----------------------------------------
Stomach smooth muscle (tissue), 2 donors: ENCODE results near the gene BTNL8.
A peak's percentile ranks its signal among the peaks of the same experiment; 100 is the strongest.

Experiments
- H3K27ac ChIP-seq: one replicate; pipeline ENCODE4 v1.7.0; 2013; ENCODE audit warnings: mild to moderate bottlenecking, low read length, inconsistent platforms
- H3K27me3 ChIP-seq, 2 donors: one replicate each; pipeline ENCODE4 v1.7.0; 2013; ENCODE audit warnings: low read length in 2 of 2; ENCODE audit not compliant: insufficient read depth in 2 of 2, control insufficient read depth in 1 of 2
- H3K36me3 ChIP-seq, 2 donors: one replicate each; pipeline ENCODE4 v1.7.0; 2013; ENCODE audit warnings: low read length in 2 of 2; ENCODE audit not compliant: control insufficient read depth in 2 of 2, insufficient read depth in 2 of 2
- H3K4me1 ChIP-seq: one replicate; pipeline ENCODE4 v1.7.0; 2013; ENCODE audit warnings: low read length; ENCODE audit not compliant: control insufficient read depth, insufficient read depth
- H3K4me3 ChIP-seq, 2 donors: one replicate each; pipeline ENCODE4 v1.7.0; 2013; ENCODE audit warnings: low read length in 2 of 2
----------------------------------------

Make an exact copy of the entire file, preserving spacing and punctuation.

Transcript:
Stomach smooth muscle (tissue), 2 donors: ENCODE results near the gene BTNL8.
A peak's percentile ranks its signal among the peaks of the same experiment; 100 is the strongest.

Experiments
- H3K27ac ChIP-seq: one replicate; pipeline ENCODE4 v1.7.0; 2013; ENCODE audit warnings: mild to moderate bottlenecking, low read length, inconsistent platforms
- H3K27me3 ChIP-seq, 2 donors: one replicate each; pipeline ENCODE4 v1.7.0; 2013; ENCODE audit warnings: low read length in 2 of 2; ENCODE audit not compliant: insufficient read depth in 2 of 2, control insufficient read depth in 1 of 2
- H3K36me3 ChIP-seq, 2 donors: one replicate each; pipeline ENCODE4 v1.7.0; 2013; ENCODE audit warnings: low read length in 2 of 2; ENCODE audit not compliant: control insufficient read depth in 2 of 2, insufficient read depth in 2 of 2
- H3K4me1 ChIP-seq: one replicate; pipeline ENCODE4 v1.7.0; 2013; ENCODE audit warnings: low read length; ENCODE audit not compliant: control insufficient read depth, insufficient read depth
- H3K4me3 ChIP-seq, 2 donors: one replicate each; pipeline ENCODE4 v1.7.0; 2013; ENCODE audit warnings: low read length in 2 of 2